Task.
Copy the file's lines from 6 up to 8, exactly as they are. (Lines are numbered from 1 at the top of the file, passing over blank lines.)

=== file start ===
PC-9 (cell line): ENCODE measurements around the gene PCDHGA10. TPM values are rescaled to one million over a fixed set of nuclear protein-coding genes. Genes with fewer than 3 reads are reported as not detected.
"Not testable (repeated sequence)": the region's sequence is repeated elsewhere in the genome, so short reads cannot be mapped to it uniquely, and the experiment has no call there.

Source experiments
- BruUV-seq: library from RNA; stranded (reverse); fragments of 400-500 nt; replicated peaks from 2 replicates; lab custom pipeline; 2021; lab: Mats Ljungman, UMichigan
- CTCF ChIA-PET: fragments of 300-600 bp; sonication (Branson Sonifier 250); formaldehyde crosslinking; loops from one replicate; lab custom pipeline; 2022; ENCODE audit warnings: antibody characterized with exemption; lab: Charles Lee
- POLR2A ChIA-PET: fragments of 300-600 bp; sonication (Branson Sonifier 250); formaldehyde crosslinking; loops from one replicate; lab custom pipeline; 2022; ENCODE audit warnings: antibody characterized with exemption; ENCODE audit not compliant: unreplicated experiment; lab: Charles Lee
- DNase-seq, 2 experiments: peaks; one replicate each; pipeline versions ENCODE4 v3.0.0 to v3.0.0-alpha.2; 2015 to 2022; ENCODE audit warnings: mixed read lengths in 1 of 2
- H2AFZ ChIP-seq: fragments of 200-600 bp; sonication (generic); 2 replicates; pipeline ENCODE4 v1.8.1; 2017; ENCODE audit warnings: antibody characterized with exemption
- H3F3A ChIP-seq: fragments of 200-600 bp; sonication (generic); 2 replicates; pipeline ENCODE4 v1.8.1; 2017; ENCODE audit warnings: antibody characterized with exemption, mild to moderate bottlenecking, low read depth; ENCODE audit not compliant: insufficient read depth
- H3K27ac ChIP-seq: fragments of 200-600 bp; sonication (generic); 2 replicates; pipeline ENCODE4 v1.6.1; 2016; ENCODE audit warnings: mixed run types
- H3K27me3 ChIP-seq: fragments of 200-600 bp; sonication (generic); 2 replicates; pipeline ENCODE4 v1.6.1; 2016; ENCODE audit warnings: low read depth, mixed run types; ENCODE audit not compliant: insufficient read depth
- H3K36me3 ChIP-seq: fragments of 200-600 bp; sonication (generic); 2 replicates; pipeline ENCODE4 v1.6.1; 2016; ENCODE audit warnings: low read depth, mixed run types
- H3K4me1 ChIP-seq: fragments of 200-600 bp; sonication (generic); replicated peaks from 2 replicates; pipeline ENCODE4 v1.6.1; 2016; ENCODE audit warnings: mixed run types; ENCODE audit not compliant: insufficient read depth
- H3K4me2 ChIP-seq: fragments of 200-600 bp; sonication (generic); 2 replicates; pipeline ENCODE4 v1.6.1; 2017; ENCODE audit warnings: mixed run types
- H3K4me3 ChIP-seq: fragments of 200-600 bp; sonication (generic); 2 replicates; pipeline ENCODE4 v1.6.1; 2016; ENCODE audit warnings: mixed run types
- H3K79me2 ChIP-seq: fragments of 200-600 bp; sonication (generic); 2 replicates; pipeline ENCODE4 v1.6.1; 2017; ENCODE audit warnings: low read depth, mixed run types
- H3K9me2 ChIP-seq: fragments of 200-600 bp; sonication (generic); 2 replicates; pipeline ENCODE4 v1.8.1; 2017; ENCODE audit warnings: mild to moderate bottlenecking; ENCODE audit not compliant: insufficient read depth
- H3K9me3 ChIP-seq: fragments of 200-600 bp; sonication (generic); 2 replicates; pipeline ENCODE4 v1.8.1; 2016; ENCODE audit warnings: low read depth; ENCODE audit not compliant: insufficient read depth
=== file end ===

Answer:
- POLR2A ChIA-PET: fragments of 300-600 bp; sonication (Branson Sonifier 250); formaldehyde crosslinking; loops from one replicate; lab custom pipeline; 2022; ENCODE audit warnings: antibody characterized with exemption; ENCODE audit not compliant: unreplicated experiment; lab: Charles Lee
- DNase-seq, 2 experiments: peaks; one replicate each; pipeline versions ENCODE4 v3.0.0 to v3.0.0-alpha.2; 2015 to 2022; ENCODE audit warnings: mixed read lengths in 1 of 2
- H2AFZ ChIP-seq: fragments of 200-600 bp; sonication (generic); 2 replicates; pipeline ENCODE4 v1.8.1; 2017; ENCODE audit warnings: antibody characterized with exemption